Date: Fri, 10 Oct 97 10:15:44 CDT
From: (Rich Winkel)
Organization: PACH
Subject: Brazil: Death of a Secular Saint: Herbert de Souza
Article: 19689

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** Topic: Death of a Secular Saint: Herbert de Souza **
** Written 8:21 AM Oct 9, 1997 by newsdesk in cdp:headlines **
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Death of a secular saint: Herbert Betinho de Souza mourned by Brazil

By Dada Maheshananda, a PNA dispatch, 8 October 1997

Princess Diana and Mother Theresa are not the only saints who have died in the past few months. Brazilian Herbert de Souza has also passed away (as did Brazilian Paulo Freire in May), though he received much less media attention worldwide—perhaps because he confronted economic injustice and government corruption directly

The Brazilian people lost a great leader who mobilized millions to serve the needy and fight for justice. Sociologist Herbert de Souza, better known as Betinho, died on 9 August, 1997 at the age of 61. He founded non-government organizations and initiated mass movements that ignited the flame of selflessness and citizen empowerment. The Brazilian president nominated Betinho for the Nobel Peace Prize in 1994 for the extraordinary work he did for the poor. Surely no other Brazilian in history has been so loved and admired.

From student activist to anti-corruption leader

From 1959 through the early sixties, Betinho was a student activist and leader of the radicals in Belo Horizonte where he grew up. When the Left came to national power in 1963, Betinho became chief of staff in the Ministry of Education, where he conspired to support the radical educator Paulo Freire's national literacy campaign. When the military coup d'etat took place in 1964, Betinho led the fight against the dictatorship first from the underground and then in 1970 from exile in Chile, Mexico, Cuba and Canada until general amnesty was finally declared in 1979.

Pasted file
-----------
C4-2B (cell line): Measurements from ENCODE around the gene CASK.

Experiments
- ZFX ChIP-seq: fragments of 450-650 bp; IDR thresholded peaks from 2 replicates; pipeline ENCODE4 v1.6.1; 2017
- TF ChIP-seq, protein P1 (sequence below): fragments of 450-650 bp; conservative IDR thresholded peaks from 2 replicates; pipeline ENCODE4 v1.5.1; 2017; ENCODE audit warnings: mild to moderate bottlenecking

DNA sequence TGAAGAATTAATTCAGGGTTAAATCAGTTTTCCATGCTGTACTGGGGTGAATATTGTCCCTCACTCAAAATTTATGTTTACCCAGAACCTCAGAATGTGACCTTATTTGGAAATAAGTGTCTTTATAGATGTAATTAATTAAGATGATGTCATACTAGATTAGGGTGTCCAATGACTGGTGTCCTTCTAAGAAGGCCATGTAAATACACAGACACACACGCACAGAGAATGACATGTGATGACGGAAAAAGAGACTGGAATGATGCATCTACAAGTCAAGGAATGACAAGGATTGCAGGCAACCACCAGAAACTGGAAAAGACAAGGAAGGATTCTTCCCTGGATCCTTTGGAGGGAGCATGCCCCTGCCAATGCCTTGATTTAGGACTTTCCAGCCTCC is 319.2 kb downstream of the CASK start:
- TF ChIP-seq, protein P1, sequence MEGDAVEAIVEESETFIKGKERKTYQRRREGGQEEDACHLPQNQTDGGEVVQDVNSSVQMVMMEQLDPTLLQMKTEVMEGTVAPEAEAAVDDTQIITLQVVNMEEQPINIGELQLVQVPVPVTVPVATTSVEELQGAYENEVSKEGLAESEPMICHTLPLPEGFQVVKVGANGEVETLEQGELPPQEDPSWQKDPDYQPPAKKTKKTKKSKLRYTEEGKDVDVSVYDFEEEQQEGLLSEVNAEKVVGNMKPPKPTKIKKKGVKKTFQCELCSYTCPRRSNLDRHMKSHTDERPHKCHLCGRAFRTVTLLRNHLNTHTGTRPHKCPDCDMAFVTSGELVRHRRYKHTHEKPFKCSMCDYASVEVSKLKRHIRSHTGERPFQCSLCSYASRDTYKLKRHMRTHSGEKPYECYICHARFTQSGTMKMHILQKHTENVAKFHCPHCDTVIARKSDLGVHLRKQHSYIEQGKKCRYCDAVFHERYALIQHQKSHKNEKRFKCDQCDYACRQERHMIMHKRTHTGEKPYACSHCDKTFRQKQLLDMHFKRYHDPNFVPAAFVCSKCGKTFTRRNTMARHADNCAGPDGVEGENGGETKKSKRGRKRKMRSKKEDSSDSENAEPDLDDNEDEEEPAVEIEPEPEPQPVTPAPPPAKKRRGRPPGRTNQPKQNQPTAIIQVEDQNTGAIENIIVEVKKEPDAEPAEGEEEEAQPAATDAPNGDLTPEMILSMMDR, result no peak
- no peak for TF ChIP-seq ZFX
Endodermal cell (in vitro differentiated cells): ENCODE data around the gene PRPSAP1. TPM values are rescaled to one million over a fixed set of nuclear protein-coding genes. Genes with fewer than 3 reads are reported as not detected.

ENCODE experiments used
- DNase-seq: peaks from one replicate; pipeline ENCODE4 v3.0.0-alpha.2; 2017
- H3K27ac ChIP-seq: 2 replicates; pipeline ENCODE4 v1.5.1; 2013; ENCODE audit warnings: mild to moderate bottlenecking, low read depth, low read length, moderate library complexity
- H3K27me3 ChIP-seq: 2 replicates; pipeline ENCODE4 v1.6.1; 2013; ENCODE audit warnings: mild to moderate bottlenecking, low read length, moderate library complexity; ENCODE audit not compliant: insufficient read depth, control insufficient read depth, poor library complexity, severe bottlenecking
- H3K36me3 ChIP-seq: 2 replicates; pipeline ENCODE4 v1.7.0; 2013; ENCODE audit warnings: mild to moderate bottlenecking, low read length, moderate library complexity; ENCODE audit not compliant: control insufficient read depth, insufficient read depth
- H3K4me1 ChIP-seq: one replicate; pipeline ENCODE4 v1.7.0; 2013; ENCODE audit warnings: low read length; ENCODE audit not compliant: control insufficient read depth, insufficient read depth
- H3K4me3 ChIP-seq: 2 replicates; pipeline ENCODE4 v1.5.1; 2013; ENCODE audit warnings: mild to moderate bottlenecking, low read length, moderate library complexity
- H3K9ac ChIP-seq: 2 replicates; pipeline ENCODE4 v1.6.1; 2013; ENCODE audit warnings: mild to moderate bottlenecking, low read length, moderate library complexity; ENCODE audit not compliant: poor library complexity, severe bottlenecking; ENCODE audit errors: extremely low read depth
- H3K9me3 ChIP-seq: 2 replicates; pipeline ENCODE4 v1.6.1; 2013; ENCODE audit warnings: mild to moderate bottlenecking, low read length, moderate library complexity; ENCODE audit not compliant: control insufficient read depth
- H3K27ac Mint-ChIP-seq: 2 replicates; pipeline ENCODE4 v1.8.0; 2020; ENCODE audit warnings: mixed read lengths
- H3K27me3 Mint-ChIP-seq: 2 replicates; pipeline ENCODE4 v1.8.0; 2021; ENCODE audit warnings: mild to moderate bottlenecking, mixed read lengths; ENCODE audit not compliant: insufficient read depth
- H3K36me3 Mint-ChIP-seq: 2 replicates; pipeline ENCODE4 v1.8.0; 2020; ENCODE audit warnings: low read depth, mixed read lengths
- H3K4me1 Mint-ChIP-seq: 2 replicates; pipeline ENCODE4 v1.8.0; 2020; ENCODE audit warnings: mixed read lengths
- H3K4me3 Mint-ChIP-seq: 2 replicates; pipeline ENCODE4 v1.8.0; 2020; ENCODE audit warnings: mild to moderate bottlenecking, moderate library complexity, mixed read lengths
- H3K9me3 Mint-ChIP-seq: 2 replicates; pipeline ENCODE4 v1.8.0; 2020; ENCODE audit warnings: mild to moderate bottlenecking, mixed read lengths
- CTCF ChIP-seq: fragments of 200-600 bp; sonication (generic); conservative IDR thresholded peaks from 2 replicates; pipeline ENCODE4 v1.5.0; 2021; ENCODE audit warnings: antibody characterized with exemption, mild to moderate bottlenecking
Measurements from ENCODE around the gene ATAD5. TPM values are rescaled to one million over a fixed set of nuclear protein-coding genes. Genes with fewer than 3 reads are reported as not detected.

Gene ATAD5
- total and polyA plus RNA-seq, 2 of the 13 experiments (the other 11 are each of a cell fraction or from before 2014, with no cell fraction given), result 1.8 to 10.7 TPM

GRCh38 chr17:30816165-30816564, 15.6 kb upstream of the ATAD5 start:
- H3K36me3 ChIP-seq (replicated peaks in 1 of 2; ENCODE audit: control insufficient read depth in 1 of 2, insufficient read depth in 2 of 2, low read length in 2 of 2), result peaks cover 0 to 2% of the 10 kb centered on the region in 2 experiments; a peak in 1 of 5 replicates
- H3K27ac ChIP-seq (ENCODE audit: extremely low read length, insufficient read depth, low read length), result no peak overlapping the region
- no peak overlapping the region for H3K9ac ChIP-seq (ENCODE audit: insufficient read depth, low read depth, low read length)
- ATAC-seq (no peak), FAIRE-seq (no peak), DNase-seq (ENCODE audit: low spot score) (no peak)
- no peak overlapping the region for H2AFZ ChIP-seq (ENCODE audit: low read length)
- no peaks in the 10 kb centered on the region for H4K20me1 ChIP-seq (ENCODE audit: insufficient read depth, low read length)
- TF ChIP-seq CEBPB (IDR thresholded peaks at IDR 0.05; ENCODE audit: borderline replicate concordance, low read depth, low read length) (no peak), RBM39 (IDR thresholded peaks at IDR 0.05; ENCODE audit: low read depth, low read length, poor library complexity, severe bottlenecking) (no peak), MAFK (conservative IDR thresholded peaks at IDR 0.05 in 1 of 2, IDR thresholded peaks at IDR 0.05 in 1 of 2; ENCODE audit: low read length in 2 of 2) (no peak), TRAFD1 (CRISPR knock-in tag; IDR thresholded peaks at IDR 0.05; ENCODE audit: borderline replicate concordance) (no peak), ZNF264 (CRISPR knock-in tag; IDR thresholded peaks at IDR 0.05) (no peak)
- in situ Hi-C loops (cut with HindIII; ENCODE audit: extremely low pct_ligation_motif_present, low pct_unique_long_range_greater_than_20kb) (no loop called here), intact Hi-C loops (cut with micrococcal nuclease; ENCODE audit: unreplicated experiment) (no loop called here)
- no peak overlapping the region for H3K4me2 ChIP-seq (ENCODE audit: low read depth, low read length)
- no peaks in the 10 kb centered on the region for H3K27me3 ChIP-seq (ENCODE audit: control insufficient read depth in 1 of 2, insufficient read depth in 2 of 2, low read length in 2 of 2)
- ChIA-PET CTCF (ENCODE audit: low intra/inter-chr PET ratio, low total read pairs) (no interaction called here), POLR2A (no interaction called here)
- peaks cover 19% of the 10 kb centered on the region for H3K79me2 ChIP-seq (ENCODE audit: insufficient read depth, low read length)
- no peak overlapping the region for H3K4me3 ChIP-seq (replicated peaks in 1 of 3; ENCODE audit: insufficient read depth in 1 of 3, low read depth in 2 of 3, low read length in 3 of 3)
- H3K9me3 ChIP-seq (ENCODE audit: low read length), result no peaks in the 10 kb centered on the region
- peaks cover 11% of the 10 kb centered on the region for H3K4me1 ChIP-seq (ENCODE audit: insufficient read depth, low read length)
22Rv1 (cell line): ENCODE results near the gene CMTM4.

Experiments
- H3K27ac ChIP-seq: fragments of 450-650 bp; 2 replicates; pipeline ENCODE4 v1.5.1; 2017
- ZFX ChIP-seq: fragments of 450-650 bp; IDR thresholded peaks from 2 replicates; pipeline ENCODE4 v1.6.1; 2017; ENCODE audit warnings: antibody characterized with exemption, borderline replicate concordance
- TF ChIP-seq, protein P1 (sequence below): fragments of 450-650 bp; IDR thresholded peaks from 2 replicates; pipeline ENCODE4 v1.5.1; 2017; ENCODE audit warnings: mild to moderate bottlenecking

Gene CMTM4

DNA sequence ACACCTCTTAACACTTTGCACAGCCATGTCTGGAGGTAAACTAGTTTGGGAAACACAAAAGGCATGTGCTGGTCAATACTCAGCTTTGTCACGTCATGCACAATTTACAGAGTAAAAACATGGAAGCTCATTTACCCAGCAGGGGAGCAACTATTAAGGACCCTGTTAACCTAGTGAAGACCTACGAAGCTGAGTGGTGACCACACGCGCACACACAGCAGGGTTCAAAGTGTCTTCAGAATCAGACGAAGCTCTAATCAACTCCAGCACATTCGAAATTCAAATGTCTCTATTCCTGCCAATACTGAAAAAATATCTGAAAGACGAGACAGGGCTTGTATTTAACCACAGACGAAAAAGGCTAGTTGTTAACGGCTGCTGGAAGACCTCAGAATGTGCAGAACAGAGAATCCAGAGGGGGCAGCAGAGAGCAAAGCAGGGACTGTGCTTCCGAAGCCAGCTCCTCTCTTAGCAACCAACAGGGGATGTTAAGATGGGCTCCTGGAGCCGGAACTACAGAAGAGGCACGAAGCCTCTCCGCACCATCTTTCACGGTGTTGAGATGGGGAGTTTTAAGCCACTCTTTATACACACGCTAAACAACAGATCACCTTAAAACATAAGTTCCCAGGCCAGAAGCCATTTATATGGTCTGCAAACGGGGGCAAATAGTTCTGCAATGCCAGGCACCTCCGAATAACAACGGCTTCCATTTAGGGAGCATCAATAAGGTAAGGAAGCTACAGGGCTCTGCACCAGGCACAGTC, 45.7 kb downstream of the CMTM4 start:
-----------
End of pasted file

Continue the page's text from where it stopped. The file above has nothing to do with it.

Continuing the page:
When he returned, he transformed from being anti-government to non-government. He founded the Brazilian Institute of Social Analysis and Economics (IBASE) with the goal of democratizing political, social and economic information about Brazil. Alternex, the first Internet server in the country and part of the Association of Progressive Communication (APC) was also founded by him.

From this base Betinho began to launch mass democracy movements. In 1983 the National Campaign for Agricultural Reform began, eventually transforming into the Landless Workers' Movement. It today has 10 million militants.

In 1986 he received a terrible personal blow: born with the genetic disease hemophilia, he learned that he and his two brothers had contracted HIV through transfusions of contaminated blood. Two years later he watched his siblings die: the radical political cartoonist Henfil and the talented musician Chico Mario.

Painfully thin, Betinho kept himself alive with a daily cocktail of drugs and an incredible determination to fight. He threw himself into leading new mass actions that seemed unrealistic yet achieved what appeared to be impossible. In 1992 he launched the Movement for Ethics in Politics that brought Brazil's students and workers together into the streets of every major city. The protests eventually culminated in impeachment of the corrupt President Fernando Collar.

Remembering the marginalized